Original Source Material

Student Version

The technological tools available today for creating computer-based learning materials are incredibly more powerful than those introduced just a few years ago. We can make our own movies with camcorders in our homes; we can publish our own books. Soon teachers and students will be able to use computer-video technology to produce their own learning materials. All it takes is time, know-how, and some funds.

References:
Frick, T. (1991). Restructuring education through technology. Bloomington, IN: Phi Delta Kappa Educational Foundation.

Frick (1991) claimed that computers would become so powerful that K-12 educators and students would able to produce their own multimedia and Web-based learning materials.  He further predicted that they would just need to take the time required to learn to use the authoring tools and related technologies such as digital cameras and camcorders.


References:
Frick, T. (1991). Restructuring education through technology. Bloomington, IN: Phi Delta Kappa Educational Foundation.


Which of the following is true for the Student Version above?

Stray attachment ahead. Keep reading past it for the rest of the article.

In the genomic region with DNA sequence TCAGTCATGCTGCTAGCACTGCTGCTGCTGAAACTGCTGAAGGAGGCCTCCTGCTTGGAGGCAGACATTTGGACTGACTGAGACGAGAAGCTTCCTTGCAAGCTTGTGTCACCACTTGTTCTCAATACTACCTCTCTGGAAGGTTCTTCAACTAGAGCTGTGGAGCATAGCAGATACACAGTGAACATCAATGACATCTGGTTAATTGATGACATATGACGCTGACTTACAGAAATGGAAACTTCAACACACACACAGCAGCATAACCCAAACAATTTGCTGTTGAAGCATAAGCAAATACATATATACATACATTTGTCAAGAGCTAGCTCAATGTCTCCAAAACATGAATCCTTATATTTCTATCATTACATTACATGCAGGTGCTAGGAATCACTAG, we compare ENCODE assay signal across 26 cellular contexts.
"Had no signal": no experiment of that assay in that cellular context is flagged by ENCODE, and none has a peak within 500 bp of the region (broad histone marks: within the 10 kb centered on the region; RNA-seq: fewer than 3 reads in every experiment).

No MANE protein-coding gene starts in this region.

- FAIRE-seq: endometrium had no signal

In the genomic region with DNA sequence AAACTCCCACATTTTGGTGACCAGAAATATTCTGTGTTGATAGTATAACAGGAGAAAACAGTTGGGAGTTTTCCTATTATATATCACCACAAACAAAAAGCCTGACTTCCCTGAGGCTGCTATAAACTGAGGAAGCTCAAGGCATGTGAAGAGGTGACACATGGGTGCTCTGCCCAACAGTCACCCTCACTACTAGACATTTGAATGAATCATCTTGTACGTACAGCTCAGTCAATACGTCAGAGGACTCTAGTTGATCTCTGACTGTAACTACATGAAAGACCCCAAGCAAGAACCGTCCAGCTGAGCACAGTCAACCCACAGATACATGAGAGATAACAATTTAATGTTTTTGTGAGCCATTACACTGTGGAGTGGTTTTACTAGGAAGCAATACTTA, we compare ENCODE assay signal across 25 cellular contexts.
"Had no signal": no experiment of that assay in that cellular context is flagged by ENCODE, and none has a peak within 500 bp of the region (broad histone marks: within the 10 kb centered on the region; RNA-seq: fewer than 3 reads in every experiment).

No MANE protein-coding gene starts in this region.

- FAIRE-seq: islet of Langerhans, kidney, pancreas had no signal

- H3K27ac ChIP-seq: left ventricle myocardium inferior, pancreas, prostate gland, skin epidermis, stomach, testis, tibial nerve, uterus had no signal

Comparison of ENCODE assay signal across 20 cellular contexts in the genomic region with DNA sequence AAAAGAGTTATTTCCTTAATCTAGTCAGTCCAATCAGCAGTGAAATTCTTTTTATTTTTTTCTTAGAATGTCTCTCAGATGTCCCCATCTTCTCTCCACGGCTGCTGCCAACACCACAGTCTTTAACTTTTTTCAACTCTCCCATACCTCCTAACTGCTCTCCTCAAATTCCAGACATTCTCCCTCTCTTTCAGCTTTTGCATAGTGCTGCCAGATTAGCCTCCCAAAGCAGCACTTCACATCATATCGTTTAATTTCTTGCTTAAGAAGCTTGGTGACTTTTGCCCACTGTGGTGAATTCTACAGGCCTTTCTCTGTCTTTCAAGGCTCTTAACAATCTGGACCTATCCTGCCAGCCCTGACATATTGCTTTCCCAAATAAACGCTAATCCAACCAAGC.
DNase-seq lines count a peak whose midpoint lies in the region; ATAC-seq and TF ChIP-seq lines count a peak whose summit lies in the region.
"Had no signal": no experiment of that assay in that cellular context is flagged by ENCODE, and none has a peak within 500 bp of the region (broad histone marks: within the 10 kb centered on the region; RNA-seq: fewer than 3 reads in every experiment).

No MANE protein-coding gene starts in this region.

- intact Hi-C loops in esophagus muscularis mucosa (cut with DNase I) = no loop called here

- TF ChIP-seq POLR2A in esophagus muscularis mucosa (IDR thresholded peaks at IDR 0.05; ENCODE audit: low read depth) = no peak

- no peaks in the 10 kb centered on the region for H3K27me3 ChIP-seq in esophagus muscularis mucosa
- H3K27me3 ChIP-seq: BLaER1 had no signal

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Item 9

In the case below, the original source material is given along with a sample of student work. Determine the type of plagiarism by clicking the appropriate radio button.

Original Source Material

Student Version (written in 2002)

The technological tools available today for creating computer-based learning materials are incredibly more powerful than those introduced just a few years ago. We can make our own movies with camcorders in our homes; we can publish our own books. Soon teachers and students will be able to use computer-video technology to produce their own learning materials. All it takes is time, know-how, and some funds.

References: